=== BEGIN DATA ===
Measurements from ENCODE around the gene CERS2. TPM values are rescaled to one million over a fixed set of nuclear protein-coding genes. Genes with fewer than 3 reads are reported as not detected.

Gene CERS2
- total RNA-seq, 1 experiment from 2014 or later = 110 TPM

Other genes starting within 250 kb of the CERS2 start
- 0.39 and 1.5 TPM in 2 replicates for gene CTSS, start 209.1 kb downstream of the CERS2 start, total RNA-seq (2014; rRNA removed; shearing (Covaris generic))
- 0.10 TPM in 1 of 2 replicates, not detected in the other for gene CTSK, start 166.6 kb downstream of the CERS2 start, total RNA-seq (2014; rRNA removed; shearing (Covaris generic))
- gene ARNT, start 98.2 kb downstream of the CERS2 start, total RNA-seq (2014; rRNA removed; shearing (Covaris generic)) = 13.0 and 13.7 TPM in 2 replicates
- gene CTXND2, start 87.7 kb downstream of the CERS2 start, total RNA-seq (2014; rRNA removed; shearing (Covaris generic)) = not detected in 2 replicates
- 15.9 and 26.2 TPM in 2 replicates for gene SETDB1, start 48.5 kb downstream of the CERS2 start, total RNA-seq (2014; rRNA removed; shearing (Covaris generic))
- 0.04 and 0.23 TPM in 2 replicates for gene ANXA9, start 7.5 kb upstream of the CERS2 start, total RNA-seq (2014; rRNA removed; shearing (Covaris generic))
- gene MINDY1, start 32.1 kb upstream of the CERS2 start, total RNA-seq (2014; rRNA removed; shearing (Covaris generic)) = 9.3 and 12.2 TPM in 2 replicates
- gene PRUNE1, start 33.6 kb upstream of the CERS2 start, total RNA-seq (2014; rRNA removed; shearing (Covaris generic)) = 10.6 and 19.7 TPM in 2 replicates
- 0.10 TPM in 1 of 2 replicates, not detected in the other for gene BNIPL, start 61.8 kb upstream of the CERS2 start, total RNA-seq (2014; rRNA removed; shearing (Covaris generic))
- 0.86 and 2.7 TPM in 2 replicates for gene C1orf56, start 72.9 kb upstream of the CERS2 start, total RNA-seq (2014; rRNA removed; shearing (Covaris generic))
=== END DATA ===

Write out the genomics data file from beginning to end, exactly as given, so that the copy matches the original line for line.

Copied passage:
Measurements from ENCODE around the gene CERS2. TPM values are rescaled to one million over a fixed set of nuclear protein-coding genes. Genes with fewer than 3 reads are reported as not detected.

Gene CERS2
- total RNA-seq, 1 experiment from 2014 or later = 110 TPM

Other genes starting within 250 kb of the CERS2 start
- 0.39 and 1.5 TPM in 2 replicates for gene CTSS, start 209.1 kb downstream of the CERS2 start, total RNA-seq (2014; rRNA removed; shearing (Covaris generic))
- 0.10 TPM in 1 of 2 replicates, not detected in the other for gene CTSK, start 166.6 kb downstream of the CERS2 start, total RNA-seq (2014; rRNA removed; shearing (Covaris generic))
- gene ARNT, start 98.2 kb downstream of the CERS2 start, total RNA-seq (2014; rRNA removed; shearing (Covaris generic)) = 13.0 and 13.7 TPM in 2 replicates
- gene CTXND2, start 87.7 kb downstream of the CERS2 start, total RNA-seq (2014; rRNA removed; shearing (Covaris generic)) = not detected in 2 replicates
- 15.9 and 26.2 TPM in 2 replicates for gene SETDB1, start 48.5 kb downstream of the CERS2 start, total RNA-seq (2014; rRNA removed; shearing (Covaris generic))
- 0.04 and 0.23 TPM in 2 replicates for gene ANXA9, start 7.5 kb upstream of the CERS2 start, total RNA-seq (2014; rRNA removed; shearing (Covaris generic))
- gene MINDY1, start 32.1 kb upstream of the CERS2 start, total RNA-seq (2014; rRNA removed; shearing (Covaris generic)) = 9.3 and 12.2 TPM in 2 replicates
- gene PRUNE1, start 33.6 kb upstream of the CERS2 start, total RNA-seq (2014; rRNA removed; shearing (Covaris generic)) = 10.6 and 19.7 TPM in 2 replicates
- 0.10 TPM in 1 of 2 replicates, not detected in the other for gene BNIPL, start 61.8 kb upstream of the CERS2 start, total RNA-seq (2014; rRNA removed; shearing (Covaris generic))
- 0.86 and 2.7 TPM in 2 replicates for gene C1orf56, start 72.9 kb upstream of the CERS2 start, total RNA-seq (2014; rRNA removed; shearing (Covaris generic))